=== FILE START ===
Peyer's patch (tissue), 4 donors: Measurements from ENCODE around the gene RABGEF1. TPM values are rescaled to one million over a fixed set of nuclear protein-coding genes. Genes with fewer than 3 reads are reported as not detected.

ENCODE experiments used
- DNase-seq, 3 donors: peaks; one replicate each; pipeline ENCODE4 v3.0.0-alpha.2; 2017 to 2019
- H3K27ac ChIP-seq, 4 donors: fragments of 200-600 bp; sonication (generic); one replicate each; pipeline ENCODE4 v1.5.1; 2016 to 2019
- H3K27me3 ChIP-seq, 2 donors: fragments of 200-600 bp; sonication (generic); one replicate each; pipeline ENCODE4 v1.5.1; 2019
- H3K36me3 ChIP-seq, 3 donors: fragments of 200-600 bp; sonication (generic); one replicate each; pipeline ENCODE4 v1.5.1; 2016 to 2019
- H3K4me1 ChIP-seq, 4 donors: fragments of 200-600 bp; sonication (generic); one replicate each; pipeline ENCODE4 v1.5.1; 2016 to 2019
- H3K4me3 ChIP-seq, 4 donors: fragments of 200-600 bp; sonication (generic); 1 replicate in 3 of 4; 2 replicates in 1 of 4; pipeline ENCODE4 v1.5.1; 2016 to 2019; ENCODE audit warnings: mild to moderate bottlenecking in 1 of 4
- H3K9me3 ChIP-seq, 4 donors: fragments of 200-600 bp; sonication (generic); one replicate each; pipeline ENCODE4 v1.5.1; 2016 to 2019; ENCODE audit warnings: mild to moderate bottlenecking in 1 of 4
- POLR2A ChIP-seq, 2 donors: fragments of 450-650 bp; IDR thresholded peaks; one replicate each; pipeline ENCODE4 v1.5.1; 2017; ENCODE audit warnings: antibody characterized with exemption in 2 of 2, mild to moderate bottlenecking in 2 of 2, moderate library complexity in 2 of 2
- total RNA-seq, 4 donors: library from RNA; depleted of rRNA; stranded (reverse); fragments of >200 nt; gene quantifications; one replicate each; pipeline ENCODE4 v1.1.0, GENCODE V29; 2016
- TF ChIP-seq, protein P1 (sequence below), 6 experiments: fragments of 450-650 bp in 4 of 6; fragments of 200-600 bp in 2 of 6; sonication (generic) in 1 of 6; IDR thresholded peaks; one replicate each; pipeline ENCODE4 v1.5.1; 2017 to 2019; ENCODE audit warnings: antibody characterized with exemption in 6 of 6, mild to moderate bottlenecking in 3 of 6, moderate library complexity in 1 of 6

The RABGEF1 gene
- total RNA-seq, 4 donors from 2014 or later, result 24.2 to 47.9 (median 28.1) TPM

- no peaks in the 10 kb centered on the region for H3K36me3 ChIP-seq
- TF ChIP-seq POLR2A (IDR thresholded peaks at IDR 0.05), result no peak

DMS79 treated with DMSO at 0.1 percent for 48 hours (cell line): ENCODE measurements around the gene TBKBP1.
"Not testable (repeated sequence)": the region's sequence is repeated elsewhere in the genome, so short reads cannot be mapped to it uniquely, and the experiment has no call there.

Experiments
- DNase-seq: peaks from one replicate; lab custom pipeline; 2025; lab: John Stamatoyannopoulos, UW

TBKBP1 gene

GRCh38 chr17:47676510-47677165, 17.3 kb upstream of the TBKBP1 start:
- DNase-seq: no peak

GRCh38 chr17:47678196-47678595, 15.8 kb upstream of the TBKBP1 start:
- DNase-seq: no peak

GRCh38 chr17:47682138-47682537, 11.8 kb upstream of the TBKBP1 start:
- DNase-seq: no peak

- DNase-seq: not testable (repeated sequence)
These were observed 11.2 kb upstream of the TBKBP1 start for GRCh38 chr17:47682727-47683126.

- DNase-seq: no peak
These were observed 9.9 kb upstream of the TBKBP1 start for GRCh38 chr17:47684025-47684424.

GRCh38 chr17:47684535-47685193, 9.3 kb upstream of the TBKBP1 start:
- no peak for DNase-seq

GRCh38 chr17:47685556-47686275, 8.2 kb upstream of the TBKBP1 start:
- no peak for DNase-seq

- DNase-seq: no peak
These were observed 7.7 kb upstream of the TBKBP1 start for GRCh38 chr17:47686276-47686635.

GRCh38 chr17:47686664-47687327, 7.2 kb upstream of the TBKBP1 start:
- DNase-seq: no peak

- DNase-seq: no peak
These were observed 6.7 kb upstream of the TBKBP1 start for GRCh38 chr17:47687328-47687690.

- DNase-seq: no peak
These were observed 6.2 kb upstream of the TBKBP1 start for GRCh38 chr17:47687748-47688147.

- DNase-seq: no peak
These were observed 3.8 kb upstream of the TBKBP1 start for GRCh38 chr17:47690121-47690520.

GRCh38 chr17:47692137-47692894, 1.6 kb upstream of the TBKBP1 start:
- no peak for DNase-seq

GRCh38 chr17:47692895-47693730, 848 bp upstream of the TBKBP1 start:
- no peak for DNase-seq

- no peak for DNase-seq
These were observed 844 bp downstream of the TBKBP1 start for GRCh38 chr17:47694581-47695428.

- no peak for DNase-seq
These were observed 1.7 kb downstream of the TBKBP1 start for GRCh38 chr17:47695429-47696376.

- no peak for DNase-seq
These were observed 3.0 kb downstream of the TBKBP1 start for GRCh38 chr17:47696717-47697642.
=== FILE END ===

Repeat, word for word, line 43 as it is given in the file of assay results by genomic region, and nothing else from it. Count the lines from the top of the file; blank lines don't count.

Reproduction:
These were observed 6.2 kb upstream of the TBKBP1 start for GRCh38 chr17:47687748-47688147.